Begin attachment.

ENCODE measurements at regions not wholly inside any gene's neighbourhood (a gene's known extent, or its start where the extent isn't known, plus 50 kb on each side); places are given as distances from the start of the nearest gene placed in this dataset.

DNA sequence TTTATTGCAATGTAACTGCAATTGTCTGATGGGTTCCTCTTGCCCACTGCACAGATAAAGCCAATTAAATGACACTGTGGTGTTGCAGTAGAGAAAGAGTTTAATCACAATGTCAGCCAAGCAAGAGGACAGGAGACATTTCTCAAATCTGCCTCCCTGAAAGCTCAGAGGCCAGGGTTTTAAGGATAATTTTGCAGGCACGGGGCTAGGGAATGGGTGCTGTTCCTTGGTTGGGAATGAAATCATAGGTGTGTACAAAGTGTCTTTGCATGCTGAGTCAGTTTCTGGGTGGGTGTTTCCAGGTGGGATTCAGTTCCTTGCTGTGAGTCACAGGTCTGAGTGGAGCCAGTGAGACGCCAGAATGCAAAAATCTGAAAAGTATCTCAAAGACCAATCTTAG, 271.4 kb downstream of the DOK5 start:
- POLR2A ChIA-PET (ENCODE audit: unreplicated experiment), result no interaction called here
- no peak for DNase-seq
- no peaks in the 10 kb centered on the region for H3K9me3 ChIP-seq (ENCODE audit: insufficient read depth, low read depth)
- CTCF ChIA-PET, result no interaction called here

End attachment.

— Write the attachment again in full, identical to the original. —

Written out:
ENCODE measurements at regions not wholly inside any gene's neighbourhood (a gene's known extent, or its start where the extent isn't known, plus 50 kb on each side); places are given as distances from the start of the nearest gene placed in this dataset.

DNA sequence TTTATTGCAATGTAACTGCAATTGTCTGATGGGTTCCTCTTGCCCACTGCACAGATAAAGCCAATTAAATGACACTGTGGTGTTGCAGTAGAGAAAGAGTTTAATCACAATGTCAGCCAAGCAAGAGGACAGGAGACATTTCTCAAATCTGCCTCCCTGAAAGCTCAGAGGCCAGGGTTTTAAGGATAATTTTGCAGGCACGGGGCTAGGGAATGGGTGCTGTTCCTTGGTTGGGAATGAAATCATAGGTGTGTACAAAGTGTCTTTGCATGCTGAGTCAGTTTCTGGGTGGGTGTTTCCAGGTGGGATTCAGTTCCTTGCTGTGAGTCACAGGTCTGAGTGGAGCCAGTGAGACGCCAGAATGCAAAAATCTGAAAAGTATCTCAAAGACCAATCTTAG, 271.4 kb downstream of the DOK5 start:
- POLR2A ChIA-PET (ENCODE audit: unreplicated experiment), result no interaction called here
- no peak for DNase-seq
- no peaks in the 10 kb centered on the region for H3K9me3 ChIP-seq (ENCODE audit: insufficient read depth, low read depth)
- CTCF ChIA-PET, result no interaction called here